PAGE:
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Monday, November 8, 2010

B. B. King: King Of Blues


1) (You've Become A) Habit To Me; 2) Drowning In The Sea Of Love; 3) Can't Get Enough; 4) Standing On The Edge; 5) Go On; 6) Let's Straighten It Out; 7) Change In Your Lovin'; 8) Undercover Man; 9) Lay Another Log On The Fire; 10) Business With My Baby; 11) Take Off Your Shoes.

Not to be confused with the old King Of The Blues LP, nor with various compilations of the same name that, truth be told, generally bear it with much more confidence than this overprodu­ced curio piece. Overproduced, but not nearly as worthless as its predecessor. King teamed up with moderately better corporate songwriters this time, and at least there is some real music co­ming out of the speakers here, rather than the dehumanized electronic dribble into which ye olde classic R'n'B was rapidly deteriorating.

In other words, the record had a slight chance of becoming B. B.'s Midnight Believer for the 1980s. He does not come across as totally uninspired, his sidemen write some tolerable pop dit­ties and funk rockers, do not make the mistake of saddling him with power ballads, and bring in little-known, but tolerable pros on bass and sax. Alas, they go on to forget two things. First, the man they're dealing with is the king of the blues — that is, after all, what the title says — and, in that respect, there is surprisingly little blues on the album. Second, behind all the keyboards and saxes they forget that the king is here to play his guitar. Not through any evil intent, I'm sure: they just forget. And when they remember, it is sometimes better if they didn't, because on several tracks it clearly looks like Lucille is being run through some yucky synth effect, completely lo­sing the King thing to it.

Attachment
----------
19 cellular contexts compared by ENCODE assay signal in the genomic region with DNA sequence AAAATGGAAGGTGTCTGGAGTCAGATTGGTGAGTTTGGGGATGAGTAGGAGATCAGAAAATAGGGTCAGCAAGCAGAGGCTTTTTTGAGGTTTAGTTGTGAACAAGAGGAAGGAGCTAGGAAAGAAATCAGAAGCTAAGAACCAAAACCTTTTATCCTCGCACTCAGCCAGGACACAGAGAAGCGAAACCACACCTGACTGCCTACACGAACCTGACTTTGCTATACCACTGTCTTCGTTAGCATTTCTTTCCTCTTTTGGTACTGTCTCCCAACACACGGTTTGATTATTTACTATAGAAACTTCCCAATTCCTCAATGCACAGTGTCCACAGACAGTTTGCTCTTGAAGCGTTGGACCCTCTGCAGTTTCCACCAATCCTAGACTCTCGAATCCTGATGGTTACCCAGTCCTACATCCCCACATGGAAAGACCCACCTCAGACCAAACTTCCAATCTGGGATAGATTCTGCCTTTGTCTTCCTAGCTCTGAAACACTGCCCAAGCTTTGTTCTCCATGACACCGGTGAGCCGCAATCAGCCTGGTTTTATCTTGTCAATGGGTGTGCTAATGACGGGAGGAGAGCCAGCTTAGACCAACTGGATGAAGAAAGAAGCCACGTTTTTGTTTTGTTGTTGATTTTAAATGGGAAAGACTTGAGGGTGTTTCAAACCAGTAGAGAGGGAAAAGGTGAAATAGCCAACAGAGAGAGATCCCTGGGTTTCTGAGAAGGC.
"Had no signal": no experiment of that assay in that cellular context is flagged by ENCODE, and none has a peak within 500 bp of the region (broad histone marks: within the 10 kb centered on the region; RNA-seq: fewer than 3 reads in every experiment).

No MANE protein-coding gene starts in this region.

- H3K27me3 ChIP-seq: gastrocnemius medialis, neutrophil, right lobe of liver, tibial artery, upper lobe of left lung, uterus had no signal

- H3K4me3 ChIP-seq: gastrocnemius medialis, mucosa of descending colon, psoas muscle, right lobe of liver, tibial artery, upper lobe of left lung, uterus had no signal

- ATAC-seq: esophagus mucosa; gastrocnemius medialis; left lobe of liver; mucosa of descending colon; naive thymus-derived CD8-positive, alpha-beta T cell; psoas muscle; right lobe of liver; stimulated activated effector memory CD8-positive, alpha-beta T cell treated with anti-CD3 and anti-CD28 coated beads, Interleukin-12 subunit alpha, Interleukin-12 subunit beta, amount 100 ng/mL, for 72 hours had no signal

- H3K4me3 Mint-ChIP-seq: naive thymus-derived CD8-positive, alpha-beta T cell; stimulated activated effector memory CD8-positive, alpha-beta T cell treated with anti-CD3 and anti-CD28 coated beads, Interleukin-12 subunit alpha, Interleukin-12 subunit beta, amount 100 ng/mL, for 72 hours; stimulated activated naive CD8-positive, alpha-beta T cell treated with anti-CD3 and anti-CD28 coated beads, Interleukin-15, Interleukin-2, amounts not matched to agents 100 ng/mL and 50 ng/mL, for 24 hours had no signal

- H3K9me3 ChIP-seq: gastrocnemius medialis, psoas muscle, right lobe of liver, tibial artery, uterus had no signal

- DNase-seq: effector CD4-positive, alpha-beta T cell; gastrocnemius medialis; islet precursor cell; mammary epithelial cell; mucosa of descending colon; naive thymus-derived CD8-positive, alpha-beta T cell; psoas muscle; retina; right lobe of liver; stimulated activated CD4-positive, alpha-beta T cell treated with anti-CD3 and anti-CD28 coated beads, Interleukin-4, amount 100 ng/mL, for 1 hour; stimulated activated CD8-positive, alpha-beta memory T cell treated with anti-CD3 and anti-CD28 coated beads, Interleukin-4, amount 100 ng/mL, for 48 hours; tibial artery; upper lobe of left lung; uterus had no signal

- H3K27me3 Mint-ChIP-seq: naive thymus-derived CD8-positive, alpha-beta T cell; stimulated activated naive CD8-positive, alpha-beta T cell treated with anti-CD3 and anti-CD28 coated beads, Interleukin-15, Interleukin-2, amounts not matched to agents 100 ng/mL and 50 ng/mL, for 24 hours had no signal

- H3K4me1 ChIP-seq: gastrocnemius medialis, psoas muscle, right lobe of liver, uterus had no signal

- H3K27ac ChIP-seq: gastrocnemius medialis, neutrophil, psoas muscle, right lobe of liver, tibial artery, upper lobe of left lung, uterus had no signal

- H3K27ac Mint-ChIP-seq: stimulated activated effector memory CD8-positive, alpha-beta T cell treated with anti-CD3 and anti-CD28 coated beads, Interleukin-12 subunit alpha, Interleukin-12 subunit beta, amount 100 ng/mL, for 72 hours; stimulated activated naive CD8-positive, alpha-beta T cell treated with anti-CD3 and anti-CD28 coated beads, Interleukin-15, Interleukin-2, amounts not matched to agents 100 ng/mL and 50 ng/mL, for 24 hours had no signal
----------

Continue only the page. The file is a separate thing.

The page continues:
One excellent number is 'Lay Another Log On The Fire', a hot'n'heavy soul screamer in B. B.'s best traditions, with Lucille clean and crisp, breaking through the sax-and-background-vocals of the blues-de-luxe arrangement as confidently as if she had not just been sterilized with syn­the­sizer treatment at all. A few other tracks at the end, such as 'Business With My Baby Tonight', al­so have a relatively clean sound — perhaps they were recorded in a different session — but re­member that in order to get around to them, you have to pass through the mind-numbing chorus of 'Standing On The Edge' (repeated something like a million times), the drum machines of 'Dro­wning In The Sea Of Love', the corporate hit-writing machinery of 'Undercover Man', and other things too morally corrupt to mention.

I freely admit to being a little thrilled with '(You've Become A) Habit To Me', though. Despite the cheesy synths, and the treated Lucille sound, the song rides a lean, mean bass line, and establi­shes a cool atmosphere through the cooperation between that bass and King's vocals. Just one of those several thousand Eighties-recorded songs that had the bad luck to be generated in the mainstream strongholds of that decade, and deserve a rebirth under proper conditions. Couldn't exactly con­firm the same for the rest of the material, though, so thumbs down — just in case.

Check "King Of Blues" (CD) on Amazon
Check "King Of Blues" (MP3) on Amazon

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